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Bible Commentaries

Spurgeon's Verse Expositions of the Bible

Romans 6

Verses 3-4

Baptism A Burial

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A Sermon

(No. 1627)

Delivered on Lord's-Day Morning, October 30th, 1881, by

C. H. SPURGEON,

At the Metropolitan Tabernacle, Newington

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"Know ye not, that so many of us as were baptized into Jesus Christ were baptized into his death? Therefore we are buried with him by baptism into death: that like as Christ was raised up from the dead by the glory of the Father, even so we also should walk in newness of life." Romans 6:3-45.6.4 .

I SHALL not enter into controversy over this text, although over it some have raised the question of infant baptism or believers' baptism, immersion or sprinkling. If any person can give a consistent and instructive interpretation of the text, otherwise than by assuming believers' immersion to be Christian baptism, I should like to see them do it. I myself am quite incapable of performing such a feat, or even of imagining how it can be done. I am content to take the view that baptism signifies the burial of believers in water in the name of the Lord, and I shall so interpret the text. If any think not so, it may at least interest them to know what we understand to be the meaning of the baptismal rite, and I trust that they may think none the less of the spiritual sense because they differ as to the external sign. After all, the visible emblem is not the most prominent matter in the text. May God the Holy Spirit help us to reach its inner teaching.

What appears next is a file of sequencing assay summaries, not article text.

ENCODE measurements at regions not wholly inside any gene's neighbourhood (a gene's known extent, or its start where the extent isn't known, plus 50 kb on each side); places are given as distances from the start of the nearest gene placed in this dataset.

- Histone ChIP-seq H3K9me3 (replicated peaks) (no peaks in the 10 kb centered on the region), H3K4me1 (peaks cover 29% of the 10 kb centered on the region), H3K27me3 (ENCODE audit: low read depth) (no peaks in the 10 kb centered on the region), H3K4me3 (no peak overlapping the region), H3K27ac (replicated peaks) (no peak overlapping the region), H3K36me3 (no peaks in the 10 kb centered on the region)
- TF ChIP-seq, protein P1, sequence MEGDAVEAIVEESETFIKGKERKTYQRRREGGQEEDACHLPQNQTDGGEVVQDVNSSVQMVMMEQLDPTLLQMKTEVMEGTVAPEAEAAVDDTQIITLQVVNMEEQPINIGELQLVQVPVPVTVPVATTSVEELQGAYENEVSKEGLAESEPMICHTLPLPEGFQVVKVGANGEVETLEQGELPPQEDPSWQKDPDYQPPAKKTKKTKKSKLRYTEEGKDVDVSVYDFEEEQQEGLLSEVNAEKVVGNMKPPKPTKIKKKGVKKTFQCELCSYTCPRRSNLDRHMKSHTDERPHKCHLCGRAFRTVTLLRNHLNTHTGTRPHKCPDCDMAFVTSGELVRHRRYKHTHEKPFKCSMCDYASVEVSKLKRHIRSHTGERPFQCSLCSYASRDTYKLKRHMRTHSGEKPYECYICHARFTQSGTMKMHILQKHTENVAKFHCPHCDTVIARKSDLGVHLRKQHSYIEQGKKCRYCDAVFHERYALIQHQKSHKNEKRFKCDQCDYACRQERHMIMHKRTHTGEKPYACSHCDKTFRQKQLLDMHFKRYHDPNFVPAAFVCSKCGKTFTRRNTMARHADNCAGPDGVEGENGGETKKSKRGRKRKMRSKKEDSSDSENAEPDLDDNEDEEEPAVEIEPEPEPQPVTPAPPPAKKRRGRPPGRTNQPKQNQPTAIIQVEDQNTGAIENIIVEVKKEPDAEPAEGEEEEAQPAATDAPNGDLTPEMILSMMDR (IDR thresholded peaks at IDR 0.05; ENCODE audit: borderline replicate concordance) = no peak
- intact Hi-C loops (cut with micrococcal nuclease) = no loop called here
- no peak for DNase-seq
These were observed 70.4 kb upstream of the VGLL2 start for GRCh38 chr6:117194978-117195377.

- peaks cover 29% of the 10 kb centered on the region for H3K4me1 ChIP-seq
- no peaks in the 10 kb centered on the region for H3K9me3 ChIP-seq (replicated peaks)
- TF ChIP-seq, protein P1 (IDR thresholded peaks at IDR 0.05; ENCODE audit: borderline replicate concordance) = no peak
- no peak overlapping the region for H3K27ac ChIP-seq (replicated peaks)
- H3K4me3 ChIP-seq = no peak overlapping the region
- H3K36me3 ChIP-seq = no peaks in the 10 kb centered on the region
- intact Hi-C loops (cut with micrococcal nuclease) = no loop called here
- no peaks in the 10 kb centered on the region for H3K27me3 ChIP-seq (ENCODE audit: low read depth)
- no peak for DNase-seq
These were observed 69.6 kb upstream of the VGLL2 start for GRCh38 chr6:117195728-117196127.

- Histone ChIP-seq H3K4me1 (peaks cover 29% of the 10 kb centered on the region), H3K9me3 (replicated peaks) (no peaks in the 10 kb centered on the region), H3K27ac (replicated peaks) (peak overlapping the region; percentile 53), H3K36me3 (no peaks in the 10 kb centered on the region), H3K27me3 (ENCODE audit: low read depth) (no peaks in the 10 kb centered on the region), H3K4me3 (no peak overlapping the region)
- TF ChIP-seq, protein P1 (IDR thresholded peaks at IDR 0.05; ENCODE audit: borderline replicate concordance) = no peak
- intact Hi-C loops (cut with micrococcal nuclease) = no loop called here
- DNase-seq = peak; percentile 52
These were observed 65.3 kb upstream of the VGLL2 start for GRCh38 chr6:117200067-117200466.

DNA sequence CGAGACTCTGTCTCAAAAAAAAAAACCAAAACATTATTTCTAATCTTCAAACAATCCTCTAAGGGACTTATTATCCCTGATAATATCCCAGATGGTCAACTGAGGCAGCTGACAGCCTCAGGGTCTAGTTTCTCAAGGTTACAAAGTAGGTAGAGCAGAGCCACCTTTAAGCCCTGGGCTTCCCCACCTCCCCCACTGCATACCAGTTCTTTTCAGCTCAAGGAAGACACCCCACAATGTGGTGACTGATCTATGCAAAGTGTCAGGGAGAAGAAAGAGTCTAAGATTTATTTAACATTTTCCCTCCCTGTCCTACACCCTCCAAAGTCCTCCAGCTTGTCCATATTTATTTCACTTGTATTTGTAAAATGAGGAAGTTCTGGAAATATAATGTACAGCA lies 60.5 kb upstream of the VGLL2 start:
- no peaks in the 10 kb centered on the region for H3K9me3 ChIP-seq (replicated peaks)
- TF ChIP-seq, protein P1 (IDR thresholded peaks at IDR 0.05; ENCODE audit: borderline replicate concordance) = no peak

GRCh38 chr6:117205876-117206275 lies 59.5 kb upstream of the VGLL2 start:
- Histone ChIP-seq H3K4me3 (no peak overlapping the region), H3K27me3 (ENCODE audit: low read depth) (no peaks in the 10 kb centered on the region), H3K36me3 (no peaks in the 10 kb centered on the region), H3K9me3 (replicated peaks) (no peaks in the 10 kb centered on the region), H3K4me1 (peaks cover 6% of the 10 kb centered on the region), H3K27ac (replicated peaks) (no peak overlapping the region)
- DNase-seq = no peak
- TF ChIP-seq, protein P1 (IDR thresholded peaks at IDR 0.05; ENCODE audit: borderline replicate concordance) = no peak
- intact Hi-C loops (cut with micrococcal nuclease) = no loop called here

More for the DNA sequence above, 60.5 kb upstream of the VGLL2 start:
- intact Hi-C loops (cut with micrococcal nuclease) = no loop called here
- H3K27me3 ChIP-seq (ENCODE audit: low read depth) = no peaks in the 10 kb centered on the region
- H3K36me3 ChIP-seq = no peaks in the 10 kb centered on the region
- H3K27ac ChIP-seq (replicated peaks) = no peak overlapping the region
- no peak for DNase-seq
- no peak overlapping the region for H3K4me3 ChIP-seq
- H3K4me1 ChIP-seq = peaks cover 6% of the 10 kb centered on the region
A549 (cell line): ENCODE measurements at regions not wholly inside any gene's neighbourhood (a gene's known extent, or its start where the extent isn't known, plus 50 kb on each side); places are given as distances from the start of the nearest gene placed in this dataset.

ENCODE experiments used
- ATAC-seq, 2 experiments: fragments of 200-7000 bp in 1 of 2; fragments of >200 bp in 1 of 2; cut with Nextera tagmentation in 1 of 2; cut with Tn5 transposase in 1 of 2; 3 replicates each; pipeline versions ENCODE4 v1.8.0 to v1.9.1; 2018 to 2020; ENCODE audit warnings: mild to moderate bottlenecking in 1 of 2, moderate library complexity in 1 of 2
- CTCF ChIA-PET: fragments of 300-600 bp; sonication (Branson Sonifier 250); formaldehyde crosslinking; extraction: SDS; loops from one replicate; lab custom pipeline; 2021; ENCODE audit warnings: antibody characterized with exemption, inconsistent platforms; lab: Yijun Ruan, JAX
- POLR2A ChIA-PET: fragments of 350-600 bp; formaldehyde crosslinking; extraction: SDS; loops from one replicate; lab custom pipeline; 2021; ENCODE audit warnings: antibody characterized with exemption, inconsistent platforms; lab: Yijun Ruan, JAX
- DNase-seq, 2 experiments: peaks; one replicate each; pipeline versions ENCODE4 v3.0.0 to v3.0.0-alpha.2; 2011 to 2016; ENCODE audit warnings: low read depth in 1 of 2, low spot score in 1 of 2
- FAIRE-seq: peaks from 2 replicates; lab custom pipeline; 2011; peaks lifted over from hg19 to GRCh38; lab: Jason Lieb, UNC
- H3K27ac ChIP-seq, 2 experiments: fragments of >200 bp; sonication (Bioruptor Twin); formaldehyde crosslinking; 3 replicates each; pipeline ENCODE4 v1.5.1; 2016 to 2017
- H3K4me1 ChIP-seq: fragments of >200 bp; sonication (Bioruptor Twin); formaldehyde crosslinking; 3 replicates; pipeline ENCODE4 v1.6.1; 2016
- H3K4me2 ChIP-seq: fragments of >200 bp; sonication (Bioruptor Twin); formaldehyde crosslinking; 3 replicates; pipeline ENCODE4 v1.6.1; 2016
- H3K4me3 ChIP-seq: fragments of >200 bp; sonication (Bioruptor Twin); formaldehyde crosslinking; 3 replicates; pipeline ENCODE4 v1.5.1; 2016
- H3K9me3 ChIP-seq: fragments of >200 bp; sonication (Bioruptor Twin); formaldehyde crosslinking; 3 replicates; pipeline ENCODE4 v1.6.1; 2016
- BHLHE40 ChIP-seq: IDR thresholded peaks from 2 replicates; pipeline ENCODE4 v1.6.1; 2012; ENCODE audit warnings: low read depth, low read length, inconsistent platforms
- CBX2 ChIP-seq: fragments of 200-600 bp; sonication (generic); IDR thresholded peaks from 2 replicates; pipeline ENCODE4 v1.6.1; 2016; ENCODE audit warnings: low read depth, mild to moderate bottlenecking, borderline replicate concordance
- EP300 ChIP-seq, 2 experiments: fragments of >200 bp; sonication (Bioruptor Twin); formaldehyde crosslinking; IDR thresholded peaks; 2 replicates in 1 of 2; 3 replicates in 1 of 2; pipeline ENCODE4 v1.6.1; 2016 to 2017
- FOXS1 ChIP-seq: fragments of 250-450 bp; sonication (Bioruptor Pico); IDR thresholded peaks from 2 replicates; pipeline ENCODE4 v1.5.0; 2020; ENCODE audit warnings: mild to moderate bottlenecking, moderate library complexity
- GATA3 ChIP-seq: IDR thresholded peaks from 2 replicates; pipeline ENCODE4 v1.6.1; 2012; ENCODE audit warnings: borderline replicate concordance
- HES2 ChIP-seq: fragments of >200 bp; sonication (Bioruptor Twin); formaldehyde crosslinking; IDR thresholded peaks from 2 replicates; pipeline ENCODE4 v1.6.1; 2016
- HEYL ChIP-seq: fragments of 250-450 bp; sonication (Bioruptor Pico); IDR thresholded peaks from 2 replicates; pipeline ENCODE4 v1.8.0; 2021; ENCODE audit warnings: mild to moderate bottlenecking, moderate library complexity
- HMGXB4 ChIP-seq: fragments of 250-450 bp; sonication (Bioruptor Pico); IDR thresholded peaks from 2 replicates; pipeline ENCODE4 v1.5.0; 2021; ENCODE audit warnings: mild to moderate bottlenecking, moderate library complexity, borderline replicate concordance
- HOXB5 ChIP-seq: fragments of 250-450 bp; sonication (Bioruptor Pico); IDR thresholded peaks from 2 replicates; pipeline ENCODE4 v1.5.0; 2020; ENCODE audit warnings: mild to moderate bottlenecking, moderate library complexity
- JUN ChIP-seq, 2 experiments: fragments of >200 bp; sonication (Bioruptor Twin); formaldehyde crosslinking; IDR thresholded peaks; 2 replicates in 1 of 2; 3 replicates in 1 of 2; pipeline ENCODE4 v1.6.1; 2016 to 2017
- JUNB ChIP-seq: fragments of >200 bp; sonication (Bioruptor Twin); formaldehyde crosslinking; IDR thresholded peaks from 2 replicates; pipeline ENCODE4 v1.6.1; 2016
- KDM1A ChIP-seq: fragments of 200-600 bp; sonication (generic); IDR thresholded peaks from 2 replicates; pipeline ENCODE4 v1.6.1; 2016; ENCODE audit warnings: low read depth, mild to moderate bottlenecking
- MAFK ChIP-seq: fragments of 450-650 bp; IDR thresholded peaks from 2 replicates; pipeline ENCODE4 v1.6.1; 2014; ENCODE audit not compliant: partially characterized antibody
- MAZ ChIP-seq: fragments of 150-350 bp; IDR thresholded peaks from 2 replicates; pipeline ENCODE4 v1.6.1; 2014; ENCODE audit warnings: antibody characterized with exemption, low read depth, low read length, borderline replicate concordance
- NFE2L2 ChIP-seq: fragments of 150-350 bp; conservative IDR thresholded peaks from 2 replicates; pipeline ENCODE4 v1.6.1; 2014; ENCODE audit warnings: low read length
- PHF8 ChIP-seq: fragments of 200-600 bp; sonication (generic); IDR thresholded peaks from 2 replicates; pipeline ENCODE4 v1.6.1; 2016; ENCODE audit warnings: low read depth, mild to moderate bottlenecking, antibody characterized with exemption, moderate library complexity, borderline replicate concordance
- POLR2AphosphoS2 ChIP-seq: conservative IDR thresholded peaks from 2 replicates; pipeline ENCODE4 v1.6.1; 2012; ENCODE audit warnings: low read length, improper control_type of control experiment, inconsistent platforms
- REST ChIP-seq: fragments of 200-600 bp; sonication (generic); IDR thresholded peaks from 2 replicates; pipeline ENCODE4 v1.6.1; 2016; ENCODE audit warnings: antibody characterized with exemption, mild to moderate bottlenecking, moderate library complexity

I do not understand Paul to say that if improper persons, such as unbelievers, and hypocrites, and deceivers, are baptized they are baptized into our Lord's death. He says "so many of us," putting himself with the rest of the children of God. He intends such as are entitled to baptism, and come to it with their hearts in a right state. Of them he says, "Know ye not, that so many of us as were baptized into Jesus Christ were baptized into his death?" He does not even intend to say that those who were rightly baptized have all of them entered into the fullness of its spiritual meaning; for if they had, there would have been no need of the question, "Know ye not?" It would seem that some had been baptized who did not clearly know the meaning of their own baptism. They had faith, and a glimmer of knowledge sufficient to make them right recipients of baptism, but they were not well instructed in the teaching of baptism; perhaps they saw in it only a washing, but had never discerned the burial. I will go further, and say that I question if any of us yet know the fullness of the meaning of either of the ordinances which Christ has instituted. As yet we are, with regard to spiritual things, like children playing on the beach while the ocean rolls before us. At best we wade up to our ankles like our little ones on the sea shore. A few among us are learning to swim; but then we only swim where the bottom is almost within reach. Who among us has yet come to lose sight of shore and to swim in the Atlantic of divine love, where fathomless truth rolls underneath, and the infinite is all around? Oh, may God daily teach us more and more of what we already know in part, and may the truth which we have as yet but dimly perceived come to us in a brighter and clearer manner, till we see all things in clear sunlight. This can only be as our own character becomes more clear and pure; for we see according to what we are; and as is the eye such is that which it sees. The pure in heart alone can see a pure and holy God. We shall be like Jesus when we shall see him as he is, and certainly we shall never see him as he is till we are like him. In heavenly things we see as much as we have within ourselves. He who has eaten Christ's flesh and blood spiritually is the man who can see this in the sacred Supper, and he who has been baptized into Christ sees Christ in baptism. To him that hath shall be given, and he shall have abundantly.